Rifa Thorpe-Tracey speaking at Brighton Digital Women

Being Mindful of Mental Health in the Workplace

Brighton Digital Women held a mental health focused meetup to kick-start our focus on wellbeing for the digital marketing community in 2017.

More than forty members of our growing community packed out an upstairs room of Barclay’s Eagle Labs, one of our biggest turnouts yet. Everyone chatted and helped themselves to herbal tea and fruit before the talks began.

Supporting the mental health of others

Our first speaker was Ciaran O’Conner, a psychotherapist turned games developer based in Brighton who offers training through Modern Mind. The focus of Ciaran’s talk was the importance of looking outside of our own personal struggles to consider the mental health of those around us.

Ciaran O'Conner speaking at Brighton Digital Women

The first half of the talk explored some principles of existentialism.

Ciaran put forward the idea that the pressure from our inward focus on individual achievement as a means of self-validation could be at the root of many of our problems with mental ill-health. Looking outwards and treating the problems and struggles of those around us, especially in the workplace, can help us to support and improve our mental health collectively.

Ciaran made some complex subjects super accessible and had us laughing every step of the way (we think a side gig in stand-up comedy is a distinct possibility for you Ciaran, if you’re reading 😉 ).

Audience loving Ciaran's jokes at Brighton Digital Women

We’re going to ask Ciaran to write a separate blog on the ideas he raised in his talk, as they really resonated and are something we would like to explore further as a community.

Meditation in the workplace

Our second speaker was Rifa Thorpe-Tracey, founder of wellbeing consultancy Refigure and organiser of SheSays Brighton, who came to talk to us about meditation in the workplace.

Rifa Thorpe-Tracey speaking to the audience at Brighton Digital Women

Rifa’s talk focused on how we could use principles of mindfulness and meditation to reduce stress in our day to day working lives. Rifa explored how we can be more purposeful in meetings to improve communication and encouraged us to try using the power of deep breathing to help remain centred and calm.

For the second part of her talk, Rifa led a 10-minute guided meditation which helped those who hadn’t tried it before experience the difference it made to their energy and focus. As someone who meditates and practices yoga, I was so excited for those who hadn’t had a go before to feel the benefits.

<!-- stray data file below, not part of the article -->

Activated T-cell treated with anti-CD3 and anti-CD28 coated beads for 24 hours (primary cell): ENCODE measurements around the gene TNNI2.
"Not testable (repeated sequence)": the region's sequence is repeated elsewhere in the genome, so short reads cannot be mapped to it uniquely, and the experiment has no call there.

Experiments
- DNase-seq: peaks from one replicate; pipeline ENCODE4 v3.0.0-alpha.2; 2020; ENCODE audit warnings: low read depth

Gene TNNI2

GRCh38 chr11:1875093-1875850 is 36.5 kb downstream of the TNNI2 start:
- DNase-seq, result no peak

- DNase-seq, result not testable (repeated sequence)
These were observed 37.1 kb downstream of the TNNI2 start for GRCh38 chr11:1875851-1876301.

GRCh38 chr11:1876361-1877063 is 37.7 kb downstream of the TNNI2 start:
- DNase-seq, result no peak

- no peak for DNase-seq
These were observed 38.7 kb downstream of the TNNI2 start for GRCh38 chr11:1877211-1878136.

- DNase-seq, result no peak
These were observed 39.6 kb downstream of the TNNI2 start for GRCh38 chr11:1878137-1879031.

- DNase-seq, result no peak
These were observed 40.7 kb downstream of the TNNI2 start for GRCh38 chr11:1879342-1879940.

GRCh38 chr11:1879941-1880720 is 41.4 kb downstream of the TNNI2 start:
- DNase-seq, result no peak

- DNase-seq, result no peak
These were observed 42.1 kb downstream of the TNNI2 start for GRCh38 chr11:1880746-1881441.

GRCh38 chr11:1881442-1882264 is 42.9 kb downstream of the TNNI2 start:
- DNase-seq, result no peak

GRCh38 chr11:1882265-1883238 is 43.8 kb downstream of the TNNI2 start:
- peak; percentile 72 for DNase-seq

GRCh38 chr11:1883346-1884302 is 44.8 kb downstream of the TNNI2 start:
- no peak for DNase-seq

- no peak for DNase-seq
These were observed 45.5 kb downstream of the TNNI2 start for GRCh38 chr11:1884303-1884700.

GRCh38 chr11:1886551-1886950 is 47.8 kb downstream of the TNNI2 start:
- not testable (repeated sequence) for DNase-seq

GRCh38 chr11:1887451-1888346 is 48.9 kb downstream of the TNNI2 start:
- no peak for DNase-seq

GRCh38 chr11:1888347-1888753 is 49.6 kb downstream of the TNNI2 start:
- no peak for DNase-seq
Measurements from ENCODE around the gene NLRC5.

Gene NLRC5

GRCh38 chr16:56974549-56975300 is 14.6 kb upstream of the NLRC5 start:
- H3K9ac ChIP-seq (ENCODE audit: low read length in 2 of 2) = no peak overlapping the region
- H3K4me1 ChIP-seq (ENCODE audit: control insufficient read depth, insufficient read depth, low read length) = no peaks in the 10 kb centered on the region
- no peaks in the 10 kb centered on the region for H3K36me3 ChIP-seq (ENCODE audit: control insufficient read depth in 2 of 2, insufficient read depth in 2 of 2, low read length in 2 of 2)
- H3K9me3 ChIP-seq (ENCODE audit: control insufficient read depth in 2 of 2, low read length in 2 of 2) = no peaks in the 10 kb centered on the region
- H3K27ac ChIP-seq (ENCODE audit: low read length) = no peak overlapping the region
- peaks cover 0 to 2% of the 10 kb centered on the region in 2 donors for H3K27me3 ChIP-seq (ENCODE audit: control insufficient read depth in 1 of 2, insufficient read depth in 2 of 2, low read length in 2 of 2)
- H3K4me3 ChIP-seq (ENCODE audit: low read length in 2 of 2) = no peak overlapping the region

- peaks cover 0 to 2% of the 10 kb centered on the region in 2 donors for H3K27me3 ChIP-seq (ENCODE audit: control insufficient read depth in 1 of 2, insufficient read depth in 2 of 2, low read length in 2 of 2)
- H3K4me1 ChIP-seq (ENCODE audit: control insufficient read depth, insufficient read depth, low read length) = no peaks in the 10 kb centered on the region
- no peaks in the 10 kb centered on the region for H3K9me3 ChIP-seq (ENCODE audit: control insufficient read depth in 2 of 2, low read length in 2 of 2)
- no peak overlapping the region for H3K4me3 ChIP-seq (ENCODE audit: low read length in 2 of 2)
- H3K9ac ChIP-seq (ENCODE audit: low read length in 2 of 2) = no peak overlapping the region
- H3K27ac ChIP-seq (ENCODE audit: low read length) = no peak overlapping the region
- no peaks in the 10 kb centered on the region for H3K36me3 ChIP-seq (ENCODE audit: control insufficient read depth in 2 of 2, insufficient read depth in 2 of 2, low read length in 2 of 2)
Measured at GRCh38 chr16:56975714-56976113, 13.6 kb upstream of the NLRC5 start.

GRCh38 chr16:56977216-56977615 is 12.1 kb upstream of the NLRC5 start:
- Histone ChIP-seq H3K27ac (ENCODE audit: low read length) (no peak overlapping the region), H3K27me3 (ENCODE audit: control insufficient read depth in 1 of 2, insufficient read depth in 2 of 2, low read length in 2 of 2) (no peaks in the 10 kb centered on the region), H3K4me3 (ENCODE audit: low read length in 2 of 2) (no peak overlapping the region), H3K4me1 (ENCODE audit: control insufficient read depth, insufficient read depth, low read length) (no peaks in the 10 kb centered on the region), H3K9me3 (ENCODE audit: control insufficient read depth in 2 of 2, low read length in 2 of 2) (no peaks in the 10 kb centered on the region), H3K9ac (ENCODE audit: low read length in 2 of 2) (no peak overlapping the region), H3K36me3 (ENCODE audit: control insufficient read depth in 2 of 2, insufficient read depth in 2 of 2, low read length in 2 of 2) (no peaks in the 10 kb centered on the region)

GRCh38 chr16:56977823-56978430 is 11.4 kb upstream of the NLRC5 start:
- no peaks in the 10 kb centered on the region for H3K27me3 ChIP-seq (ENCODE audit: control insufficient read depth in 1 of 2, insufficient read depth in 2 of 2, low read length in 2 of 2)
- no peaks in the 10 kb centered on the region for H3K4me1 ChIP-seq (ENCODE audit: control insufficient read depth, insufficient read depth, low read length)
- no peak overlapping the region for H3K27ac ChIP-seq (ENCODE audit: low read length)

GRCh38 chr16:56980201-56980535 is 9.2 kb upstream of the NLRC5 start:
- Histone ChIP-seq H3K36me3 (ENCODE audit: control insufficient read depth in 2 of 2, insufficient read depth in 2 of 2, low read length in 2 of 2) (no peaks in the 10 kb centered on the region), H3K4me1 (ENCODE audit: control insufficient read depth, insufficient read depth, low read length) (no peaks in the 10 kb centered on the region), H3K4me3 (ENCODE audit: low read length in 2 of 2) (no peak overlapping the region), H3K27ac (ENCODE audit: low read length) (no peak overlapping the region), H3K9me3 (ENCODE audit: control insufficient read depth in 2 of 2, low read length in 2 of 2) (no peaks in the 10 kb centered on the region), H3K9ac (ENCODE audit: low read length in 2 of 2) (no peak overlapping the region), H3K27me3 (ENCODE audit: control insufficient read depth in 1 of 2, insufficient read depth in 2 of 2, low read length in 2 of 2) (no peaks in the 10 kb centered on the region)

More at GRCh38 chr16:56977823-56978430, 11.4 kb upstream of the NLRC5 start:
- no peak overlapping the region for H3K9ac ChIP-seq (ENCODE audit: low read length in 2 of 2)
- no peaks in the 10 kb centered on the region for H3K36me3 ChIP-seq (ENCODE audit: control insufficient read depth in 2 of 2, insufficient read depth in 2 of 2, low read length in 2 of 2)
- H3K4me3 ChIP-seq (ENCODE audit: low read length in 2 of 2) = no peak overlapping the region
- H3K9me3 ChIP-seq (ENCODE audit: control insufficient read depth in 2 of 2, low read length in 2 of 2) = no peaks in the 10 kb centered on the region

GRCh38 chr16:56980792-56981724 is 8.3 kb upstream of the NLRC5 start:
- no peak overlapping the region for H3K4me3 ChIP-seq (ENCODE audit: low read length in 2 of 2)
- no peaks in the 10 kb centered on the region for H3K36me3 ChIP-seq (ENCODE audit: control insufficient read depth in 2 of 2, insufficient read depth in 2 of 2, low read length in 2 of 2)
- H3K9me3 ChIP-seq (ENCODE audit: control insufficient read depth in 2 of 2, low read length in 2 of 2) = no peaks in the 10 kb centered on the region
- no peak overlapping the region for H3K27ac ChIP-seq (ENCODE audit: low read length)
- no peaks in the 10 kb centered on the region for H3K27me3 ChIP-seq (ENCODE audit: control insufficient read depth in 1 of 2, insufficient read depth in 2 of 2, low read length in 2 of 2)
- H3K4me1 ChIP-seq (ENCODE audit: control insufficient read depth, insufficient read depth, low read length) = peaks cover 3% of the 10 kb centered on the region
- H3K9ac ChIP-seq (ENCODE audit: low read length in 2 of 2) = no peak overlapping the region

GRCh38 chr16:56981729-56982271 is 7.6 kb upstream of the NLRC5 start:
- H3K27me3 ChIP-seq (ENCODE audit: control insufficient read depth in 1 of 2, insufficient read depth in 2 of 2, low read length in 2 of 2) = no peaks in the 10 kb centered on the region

The way Rifa talked people through the meditation was ever so calming. Her words painted relaxing and warm visual images, keeping everyone very focused. Afterwards the energy in the room felt positive and people looked visibly more relaxed, their shoulders dropped and faces softened.

What employers can do to help

After our two speakers we had a group discussion about reducing the stigma of mental health in the workplace and what employers and employees can do to support this. I shared my own experiences with mental health and advocated openness as a positive way forward.

Group discussion at Brighton Digital Women

Disclosing mental health problems to your employer

Whether or not to disclose a mental health problem to your employer can be a really difficult decision. For me, choosing to disclose has been really positive, as it has meant that my manager and our HR department are able to support me when I need it.

Having disclosed my mental health problems, my employer is legally bound to make reasonable adjustments for me to support my mental health in the workplace.

Disclosing my diagnosis has meant that if there are times when I am really not able to come into work, I don’t have to pretend to have the flu for fear of being misunderstood. Having been open from the outset, I haven’t had to explain myself when I’m not doing so well. All I’ve had to say is “I need a mental-health day today”, and that’s been accepted without question.

Flexible working and “duvet days”

We also discussed employers giving people the flexibility to work from home or have “duvet days” to encourage positive mental health. Someone shared that having the option of “duvet days” really improved their state of mind, to the extent that they never actually needed to use that option.

Unreasonable expectations outside of work hours

Working reasonable hours and being assertive about unreasonable expectations on our time was also discussed. One manager shared the fact she tells her staff not to email outside of work hours, setting the tone for a health work/life balance—something we’d all like to see more of.

Share your experiences

If you have suggestions of what employers can do to support mental health or any problems you’d like to pick our brains on, please leave a comment below or Tweet us @BTNDigitalWomen.

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